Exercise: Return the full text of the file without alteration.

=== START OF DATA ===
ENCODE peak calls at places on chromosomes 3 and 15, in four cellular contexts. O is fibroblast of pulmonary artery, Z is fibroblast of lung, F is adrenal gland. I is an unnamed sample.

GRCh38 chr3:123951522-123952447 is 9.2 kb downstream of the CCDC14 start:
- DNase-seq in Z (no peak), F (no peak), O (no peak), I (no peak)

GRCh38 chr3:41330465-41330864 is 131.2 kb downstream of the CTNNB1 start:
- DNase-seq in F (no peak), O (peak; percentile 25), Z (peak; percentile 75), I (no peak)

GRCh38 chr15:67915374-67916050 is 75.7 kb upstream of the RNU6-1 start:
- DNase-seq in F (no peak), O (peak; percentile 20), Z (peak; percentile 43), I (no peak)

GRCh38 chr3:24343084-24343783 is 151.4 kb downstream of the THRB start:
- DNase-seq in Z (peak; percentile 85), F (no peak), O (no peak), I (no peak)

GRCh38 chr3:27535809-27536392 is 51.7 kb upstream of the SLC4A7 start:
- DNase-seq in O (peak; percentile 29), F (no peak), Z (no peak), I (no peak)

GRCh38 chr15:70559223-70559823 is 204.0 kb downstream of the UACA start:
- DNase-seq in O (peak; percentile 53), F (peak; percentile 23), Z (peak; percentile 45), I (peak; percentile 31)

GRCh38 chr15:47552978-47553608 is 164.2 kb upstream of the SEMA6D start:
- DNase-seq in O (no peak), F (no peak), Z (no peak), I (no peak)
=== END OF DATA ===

ENCODE peak calls at places on chromosomes 3 and 15, in four cellular contexts. O is fibroblast of pulmonary artery, Z is fibroblast of lung, F is adrenal gland. I is an unnamed sample.

GRCh38 chr3:123951522-123952447 is 9.2 kb downstream of the CCDC14 start:
- DNase-seq in Z (no peak), F (no peak), O (no peak), I (no peak)

GRCh38 chr3:41330465-41330864 is 131.2 kb downstream of the CTNNB1 start:
- DNase-seq in F (no peak), O (peak; percentile 25), Z (peak; percentile 75), I (no peak)

GRCh38 chr15:67915374-67916050 is 75.7 kb upstream of the RNU6-1 start:
- DNase-seq in F (no peak), O (peak; percentile 20), Z (peak; percentile 43), I (no peak)

GRCh38 chr3:24343084-24343783 is 151.4 kb downstream of the THRB start:
- DNase-seq in Z (peak; percentile 85), F (no peak), O (no peak), I (no peak)

GRCh38 chr3:27535809-27536392 is 51.7 kb upstream of the SLC4A7 start:
- DNase-seq in O (peak; percentile 29), F (no peak), Z (no peak), I (no peak)

GRCh38 chr15:70559223-70559823 is 204.0 kb downstream of the UACA start:
- DNase-seq in O (peak; percentile 53), F (peak; percentile 23), Z (peak; percentile 45), I (peak; percentile 31)

GRCh38 chr15:47552978-47553608 is 164.2 kb upstream of the SEMA6D start:
- DNase-seq in O (no peak), F (no peak), Z (no peak), I (no peak)